But will they? Unknown to most Americans, a parallel legal regime allows the president to sidestep many of the constraints that normally apply. The moment the president declares a “national emergency”—a decision that is entirely within his discretion—more than 100 special provisions become available to him. While many of these tee up reasonable responses to genuine emergencies, some appear dangerously suited to a leader bent on amassing or retaining power. For instance, the president can, with the flick of his pen, activate laws allowing him to shut down many kinds of electronic communications inside the United States or freeze Americans’ bank accounts. Other powers are available even without a declaration of emergency, including laws that allow the president to deploy troops inside the country to subdue domestic unrest.

This edifice of extraordinary powers has historically rested on the assumption that the president will act in the country’s best interest when using them. With a handful of noteworthy exceptions, this assumption has held up. But what if a president, backed into a corner and facing electoral defeat or impeachment, were to declare an emergency for the sake of holding on to power? In that scenario, our laws and institutions might not save us from a presidential power grab. They might be what takes us down.

It seems likely that this is part of his playbook (how do you say that in russian?)

Guardian: A torrent of ghastly revelations: what military service taught me about America


Excellent reflection on the author's changing attitudes.

My first and only war tour took place in Afghanistan in 2010. I was a US Marine lieutenant then, a signals intelligence officer tasked with leading a platoon-size element of 80 to 90 men, spread across an area of operations the size of my home state of Connecticut, in the interception and exploitation of enemy communications. That was the official job description, anyway. The year-long reality consisted of a tangle of rearguard management and frontline supervision.

f boot camp had given me a keen awareness of my country’s violence and the overcompensating sentiment that went with it, my experience in school at Twentynine Palms took longer to register. For a while, all I retained was unrelated impressions: a sulphuric stench that would come with the rain, something of which, years later, I would get a second whiff during the wet sand season in Afghanistan, or the sight of meth-heads and tweakers (that’s what we called them) on the public bus I’d take to Walmart where I’d buy items like cheap portable irons or rechargeable Bluetooth headphones. They were alive with death, and their deathliness had an aggression to it, one that burned with a spirited rage.

It is exhausting having to declaim the same talking points over and over again: that the majority of the US official adversaries were once clients and allies. That almost every intervention comes with an ex post facto assessment from the government acknowledging the failure of the mission. That investigative reporters and historians almost always unearth internal documents betraying motives that not only run counter to public rationales but undermine all claims to humanitarian intent. That the US supplies the world with a preponderance of its weapons and fuels a plurality of its animosities. That the US is the only power to have ever dropped the bomb, that it did so twice, and that it did so not to end a world war (a war that was about to end anyway) but to launch what became a half-century-long cold war on superior footing. While not alone as a global malefactor, the US is the world leader in conventional foreign invasions since 1945, with 12; has engineered at least 38 coups or regime changes since the Spanish-American war of 1898; and has offered direct military support and training to dozens of governments with no regard for human rights. The US incarcerates the most people today, both in absolute and relative terms. It has incarcerated the most people for at least 30-odd years, and it either led the world in its incarceration rate or trailed closely behind the Soviet Union and South Africa for the preceding decades. As early as 1976, one study described America’s rate as the “highest in the world and still rising”. By any standard, the US empire ranks among the world’s most formidable producers of violence, and one would be hard-pressed to defend such all-consuming production on liberal democratic grounds.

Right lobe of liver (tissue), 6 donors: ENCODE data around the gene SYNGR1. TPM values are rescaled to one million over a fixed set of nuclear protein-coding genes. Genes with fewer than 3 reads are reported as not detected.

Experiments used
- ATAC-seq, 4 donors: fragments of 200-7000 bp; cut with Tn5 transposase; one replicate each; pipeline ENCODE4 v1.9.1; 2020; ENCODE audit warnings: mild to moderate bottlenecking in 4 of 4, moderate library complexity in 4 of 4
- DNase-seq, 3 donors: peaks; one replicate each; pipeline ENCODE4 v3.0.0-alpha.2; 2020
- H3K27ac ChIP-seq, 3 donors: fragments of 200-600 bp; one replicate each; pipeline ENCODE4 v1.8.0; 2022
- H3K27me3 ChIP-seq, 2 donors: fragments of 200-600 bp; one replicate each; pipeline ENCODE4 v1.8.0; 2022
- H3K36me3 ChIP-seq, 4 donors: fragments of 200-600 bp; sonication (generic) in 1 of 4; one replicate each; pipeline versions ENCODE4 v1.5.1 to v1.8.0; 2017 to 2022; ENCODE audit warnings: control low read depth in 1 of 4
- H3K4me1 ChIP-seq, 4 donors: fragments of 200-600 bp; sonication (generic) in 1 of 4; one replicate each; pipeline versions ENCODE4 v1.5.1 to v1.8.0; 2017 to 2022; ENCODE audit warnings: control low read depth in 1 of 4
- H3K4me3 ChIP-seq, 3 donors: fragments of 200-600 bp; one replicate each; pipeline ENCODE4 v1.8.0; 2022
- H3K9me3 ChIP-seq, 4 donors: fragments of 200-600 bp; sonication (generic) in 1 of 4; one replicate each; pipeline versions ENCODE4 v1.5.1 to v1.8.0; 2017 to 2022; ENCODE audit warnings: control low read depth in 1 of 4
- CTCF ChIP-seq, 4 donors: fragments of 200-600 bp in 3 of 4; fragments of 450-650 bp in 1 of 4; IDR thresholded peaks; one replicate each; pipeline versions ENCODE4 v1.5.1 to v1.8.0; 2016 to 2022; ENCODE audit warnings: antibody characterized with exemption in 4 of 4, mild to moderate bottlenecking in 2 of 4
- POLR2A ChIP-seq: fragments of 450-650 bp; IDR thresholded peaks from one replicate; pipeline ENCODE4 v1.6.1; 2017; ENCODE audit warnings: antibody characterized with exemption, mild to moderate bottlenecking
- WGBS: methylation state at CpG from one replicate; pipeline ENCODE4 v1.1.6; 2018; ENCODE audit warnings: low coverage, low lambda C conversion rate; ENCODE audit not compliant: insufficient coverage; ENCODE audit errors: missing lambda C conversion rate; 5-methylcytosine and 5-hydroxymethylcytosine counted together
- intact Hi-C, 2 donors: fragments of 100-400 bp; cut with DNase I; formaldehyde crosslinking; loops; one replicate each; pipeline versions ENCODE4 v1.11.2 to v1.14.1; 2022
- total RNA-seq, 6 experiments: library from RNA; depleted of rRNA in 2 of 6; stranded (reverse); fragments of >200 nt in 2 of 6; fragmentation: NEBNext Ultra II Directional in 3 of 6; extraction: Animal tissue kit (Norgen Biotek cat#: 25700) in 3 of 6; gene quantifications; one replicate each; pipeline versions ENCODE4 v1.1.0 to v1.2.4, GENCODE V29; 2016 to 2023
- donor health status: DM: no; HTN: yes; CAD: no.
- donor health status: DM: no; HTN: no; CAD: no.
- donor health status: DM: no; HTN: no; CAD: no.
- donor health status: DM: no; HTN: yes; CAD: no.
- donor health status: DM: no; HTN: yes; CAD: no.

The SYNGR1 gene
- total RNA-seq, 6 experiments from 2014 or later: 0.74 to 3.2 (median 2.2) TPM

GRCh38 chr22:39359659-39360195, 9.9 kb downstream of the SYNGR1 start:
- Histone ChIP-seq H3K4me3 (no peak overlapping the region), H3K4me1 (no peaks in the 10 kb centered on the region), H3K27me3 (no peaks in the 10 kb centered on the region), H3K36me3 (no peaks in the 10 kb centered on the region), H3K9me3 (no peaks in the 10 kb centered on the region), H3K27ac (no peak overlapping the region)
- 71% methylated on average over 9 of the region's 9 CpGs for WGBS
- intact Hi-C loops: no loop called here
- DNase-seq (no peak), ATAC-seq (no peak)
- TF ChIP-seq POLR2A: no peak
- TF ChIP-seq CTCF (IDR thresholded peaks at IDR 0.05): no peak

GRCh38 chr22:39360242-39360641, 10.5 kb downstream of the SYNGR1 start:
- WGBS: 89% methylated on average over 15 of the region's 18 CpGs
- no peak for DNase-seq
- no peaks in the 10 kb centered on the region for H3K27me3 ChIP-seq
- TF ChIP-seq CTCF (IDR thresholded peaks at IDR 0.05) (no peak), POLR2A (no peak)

En route to Afghanistan, I read the American political theorist Michael Walzer. Back then, I was still a reluctant believer in the gospel of American righteousness, and when Walzer wrote that the global fight against terrorism was “not backward looking and retributive, but forward looking and preventive”, that was enough to keep me faithful. Walzer had come after a more vulgar procession of neoconservative evangelists like Bill Kristol and Robert Kagan. These were the men who had ushered me to the right as an idealistic high school student, and I became quite the campus missionary when, weeks into my freshman year of college, the two towers fell. I became an opinion columnist and an op-ed editor for the school newspaper, where I penned romantic paeans to the democratising missions in Iraq and Afghanistan. One of my final contributions was a sombre explanation of why I felt obligated to follow in my grandfather’s footsteps and don the uniform. But by the third month of my deployment, even the subtle apologetics of Walzer struck me as dangerously absurd. If only Walzer and others could see what I saw. If only those who saw it with me could really see it.

Boffins don't give a sh!t, slap Trump's face on a turd in science journal


A pair of boffins are in hot water after the image of president Donald Trump made an unexpected cameo in a paper on how to gather animal DNA from their poop at scale.

The paper, which was published in Nature Scientific Reports, discusses the difficulties of gaining high-quality DNA samples from wild animals in a non-invasive way.

Feces is the obvious option, but it is dominated by DNA from other organisms, such as bacteria – so the authors proposed a way to enrich the desired animal's DNA from the sample.

However, the pair also buried an Easter egg in a figure depicting the method, which shows a baboon sitting next to an average-sized turd. And on that turd, is a tiny image of the leader of the free world.

For those of you that can get twits,

And the actual paper from Nature:
(Methylation-based enrichment facilitates low-cost, noninvasive genomic scale sequencing of populations from feces)